• 2014-JO25 was discovered in May 2014 by astronomers at the Catalina Sky Survey near Tucson, Arizona.

Home Routers used to Attack WordPress Sites

  • 7% of all attacks we see on WordPress sites come from hacked home routers.
  • In March 2017, over 57,000 unique home routers being used to attack WordPress sites.
  • Those home networks are now being explored by hackers who have full access to them via the hacked home router. They can access workstations, mobile devices, wifi cameras, wifi climate control and any other devices that use the home WiFi network.
  • Half of the internet service providers have routers with a very specific vulnerability. This vulnerability is known as the “misfortune cookie” or MC for short. It has been known for a few years and was first disclosed by CheckPoint in 2014. It is now being used to hack home routers.
  • The MC vulnerability exists in a service that your ISP uses to remotely manage your home router. That service listens on a “port” number, which is 7547. Besides the MC vulnerability, this port can have other vulnerabilities, one of which was disclosed a few months ago. Researchers have been discussing the dangers of port 7547 in home routers for a few years now.
  • Your ISP should not allow someone from the public internet to connect to your router’s port 7547. Only your ISP should be able to access this port to manage your home router. They have the ability to configure their network to prevent outsiders from accessing that port. Many ISPs do not block public access to port 7547.
  • Check your router now: https://www.wordfence.com/blog/2017/04/check-your-router/

Space debris Becoming a Problem.

  • It was on 23 August at 17:07 GMT that spacecraft operators at the European Space Agency’s (ESA) control centre in Darmstadt, Germany, noticed something was going wrong.
  • Their flagship Earth observation satellite, Sentinel-1A, had suddenly jumped into a slightly different orbit and a slightly different orientation.
  • More seriously, the electrical power had dropped, and was not returning to normal. The spacecraft was only in its third year in orbit.
  • Activating on-board cameras that had been used two years earlier to monitor the deployment of the solar panels, the operators found the problem.
  • There was a 40-centimetre-wide damaged area on one of the solar panels. It has been hit by space debris, travelling at orbital velocities, which are measured in kilometers per second.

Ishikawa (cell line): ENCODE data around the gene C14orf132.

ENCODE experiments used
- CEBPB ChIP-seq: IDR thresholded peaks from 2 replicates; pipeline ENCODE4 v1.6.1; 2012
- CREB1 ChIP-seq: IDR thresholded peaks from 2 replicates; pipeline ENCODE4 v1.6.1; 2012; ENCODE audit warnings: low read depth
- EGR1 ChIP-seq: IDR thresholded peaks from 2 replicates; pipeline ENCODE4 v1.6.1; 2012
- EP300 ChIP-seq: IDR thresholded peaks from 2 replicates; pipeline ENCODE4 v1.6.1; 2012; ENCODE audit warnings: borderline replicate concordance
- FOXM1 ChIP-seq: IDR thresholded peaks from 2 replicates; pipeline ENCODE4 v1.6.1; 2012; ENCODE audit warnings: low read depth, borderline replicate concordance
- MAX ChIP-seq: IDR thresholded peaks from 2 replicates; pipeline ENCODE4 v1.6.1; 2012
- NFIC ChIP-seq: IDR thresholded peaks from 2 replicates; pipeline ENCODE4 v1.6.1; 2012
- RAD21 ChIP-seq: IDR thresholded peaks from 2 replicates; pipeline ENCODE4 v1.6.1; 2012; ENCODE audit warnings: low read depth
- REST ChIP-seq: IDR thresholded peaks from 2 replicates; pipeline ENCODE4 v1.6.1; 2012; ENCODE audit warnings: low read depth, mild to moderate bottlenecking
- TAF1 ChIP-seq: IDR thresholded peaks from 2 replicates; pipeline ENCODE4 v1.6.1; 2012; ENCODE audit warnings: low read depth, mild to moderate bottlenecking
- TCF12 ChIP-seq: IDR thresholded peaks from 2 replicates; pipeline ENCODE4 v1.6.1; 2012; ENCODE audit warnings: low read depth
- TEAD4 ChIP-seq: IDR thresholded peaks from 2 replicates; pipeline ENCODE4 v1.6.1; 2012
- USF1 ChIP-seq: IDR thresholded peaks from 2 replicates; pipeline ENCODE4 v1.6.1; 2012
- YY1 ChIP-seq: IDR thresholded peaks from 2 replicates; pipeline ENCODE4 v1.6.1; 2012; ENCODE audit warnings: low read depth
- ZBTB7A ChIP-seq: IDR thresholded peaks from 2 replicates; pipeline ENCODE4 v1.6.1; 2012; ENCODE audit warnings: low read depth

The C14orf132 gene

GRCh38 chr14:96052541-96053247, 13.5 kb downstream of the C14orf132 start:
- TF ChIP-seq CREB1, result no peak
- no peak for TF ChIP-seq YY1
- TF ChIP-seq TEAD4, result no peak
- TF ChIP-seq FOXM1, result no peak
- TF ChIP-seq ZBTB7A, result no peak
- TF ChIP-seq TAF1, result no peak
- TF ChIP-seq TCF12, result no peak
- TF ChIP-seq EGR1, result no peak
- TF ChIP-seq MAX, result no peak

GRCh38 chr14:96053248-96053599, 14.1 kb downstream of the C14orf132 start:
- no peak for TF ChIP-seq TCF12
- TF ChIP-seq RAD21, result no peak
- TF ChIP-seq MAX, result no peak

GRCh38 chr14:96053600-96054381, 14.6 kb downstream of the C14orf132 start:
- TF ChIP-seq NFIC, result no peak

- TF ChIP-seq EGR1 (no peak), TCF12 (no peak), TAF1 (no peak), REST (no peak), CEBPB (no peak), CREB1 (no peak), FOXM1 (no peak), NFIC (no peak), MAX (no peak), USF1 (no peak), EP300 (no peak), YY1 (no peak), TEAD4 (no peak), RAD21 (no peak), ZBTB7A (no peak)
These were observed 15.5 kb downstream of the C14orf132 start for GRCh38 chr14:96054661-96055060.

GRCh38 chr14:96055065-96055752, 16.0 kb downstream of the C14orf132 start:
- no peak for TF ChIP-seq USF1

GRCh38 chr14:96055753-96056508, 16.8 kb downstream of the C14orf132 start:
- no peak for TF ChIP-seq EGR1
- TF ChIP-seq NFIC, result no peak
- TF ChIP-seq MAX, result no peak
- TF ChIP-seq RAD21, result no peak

• Radar stations track 18,000 objects in orbit. Of these, only 7% are operational satellites. The rest is space debris. And radar only sees the big stuff.
  • The nightmare scenario that space debris experts contemplate is called the Kessler syndrome, after American astrophysicist Donald Kessler.
  • In 1978, while working for Nasa, he published an analysis that showed frequent collisions exponentially increased the amount of space debris, leading to many more collisions, leading to much more debris until we lose the use of certain orbits because anything we put there would certainly be hit.

Robots are racist and sexist, just like people.

  • Machines learn their prejudices in language. It’s not their fault, but we still need to fix the problem
  • Recent reports have shown that machine-learning systems are picking up racist and sexist ideas embedded in the language patterns they are fed by human engineers.
  • Robots have been racist and sexist for as long as the people who created them have been racist and sexist, because machines can work only from the information given to them.
  • Machine learning can function in this way as “money laundering” for bias.
  • This is a problem, and it will become a bigger problem unless we take active measures to fix it.
  • We are moving into an era when “smart” machines will have more and more influence on our lives.
  • The moral economy of machines is not subject to oversight in the way that human bureaucracies are.
  • Last year Microsoft created a chatbot, Tay, which could “learn” and develop as it engaged with users on social media.